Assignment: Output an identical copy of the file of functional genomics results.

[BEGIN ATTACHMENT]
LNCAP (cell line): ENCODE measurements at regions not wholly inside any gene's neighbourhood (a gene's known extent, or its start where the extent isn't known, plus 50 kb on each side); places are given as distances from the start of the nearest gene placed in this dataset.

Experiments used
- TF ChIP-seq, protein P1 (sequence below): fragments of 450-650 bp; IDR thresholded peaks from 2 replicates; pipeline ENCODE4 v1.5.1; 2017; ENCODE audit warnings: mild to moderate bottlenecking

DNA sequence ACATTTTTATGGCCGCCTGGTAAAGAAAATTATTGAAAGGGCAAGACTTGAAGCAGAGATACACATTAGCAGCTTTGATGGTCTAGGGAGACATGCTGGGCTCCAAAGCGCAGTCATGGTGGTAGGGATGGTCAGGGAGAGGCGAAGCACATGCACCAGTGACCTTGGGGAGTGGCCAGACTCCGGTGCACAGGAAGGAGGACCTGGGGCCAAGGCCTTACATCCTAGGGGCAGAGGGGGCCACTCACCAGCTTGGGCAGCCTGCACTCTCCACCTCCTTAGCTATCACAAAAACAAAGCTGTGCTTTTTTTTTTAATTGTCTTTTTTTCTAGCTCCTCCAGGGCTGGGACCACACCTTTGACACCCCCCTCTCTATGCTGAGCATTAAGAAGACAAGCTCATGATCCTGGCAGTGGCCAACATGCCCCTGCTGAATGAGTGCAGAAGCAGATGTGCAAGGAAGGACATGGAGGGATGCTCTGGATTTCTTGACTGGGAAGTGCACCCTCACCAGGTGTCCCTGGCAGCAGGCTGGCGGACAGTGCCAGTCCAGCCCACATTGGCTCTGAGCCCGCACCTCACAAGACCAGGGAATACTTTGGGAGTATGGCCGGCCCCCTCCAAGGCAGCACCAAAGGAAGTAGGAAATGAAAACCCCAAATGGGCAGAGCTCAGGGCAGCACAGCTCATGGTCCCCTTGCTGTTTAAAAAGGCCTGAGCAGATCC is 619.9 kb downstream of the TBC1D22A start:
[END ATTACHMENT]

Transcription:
LNCAP (cell line): ENCODE measurements at regions not wholly inside any gene's neighbourhood (a gene's known extent, or its start where the extent isn't known, plus 50 kb on each side); places are given as distances from the start of the nearest gene placed in this dataset.

Experiments used
- TF ChIP-seq, protein P1 (sequence below): fragments of 450-650 bp; IDR thresholded peaks from 2 replicates; pipeline ENCODE4 v1.5.1; 2017; ENCODE audit warnings: mild to moderate bottlenecking

DNA sequence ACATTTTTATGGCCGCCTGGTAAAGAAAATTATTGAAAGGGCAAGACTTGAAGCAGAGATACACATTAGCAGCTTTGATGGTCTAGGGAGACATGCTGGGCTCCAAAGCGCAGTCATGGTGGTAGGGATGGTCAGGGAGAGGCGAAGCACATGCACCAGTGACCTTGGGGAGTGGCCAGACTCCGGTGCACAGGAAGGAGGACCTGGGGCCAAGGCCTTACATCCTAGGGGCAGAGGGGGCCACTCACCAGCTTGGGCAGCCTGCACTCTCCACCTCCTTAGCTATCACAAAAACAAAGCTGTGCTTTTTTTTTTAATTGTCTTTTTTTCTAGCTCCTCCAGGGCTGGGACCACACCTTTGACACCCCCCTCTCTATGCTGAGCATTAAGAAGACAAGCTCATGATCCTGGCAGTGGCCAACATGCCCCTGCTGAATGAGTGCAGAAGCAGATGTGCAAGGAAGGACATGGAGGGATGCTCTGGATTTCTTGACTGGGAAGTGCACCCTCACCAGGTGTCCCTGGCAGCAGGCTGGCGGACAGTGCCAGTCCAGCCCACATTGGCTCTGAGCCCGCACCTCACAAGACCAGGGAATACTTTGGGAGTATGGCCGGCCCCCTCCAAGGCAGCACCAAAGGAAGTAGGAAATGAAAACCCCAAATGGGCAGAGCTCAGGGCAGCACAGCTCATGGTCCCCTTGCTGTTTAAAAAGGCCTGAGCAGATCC is 619.9 kb downstream of the TBC1D22A start: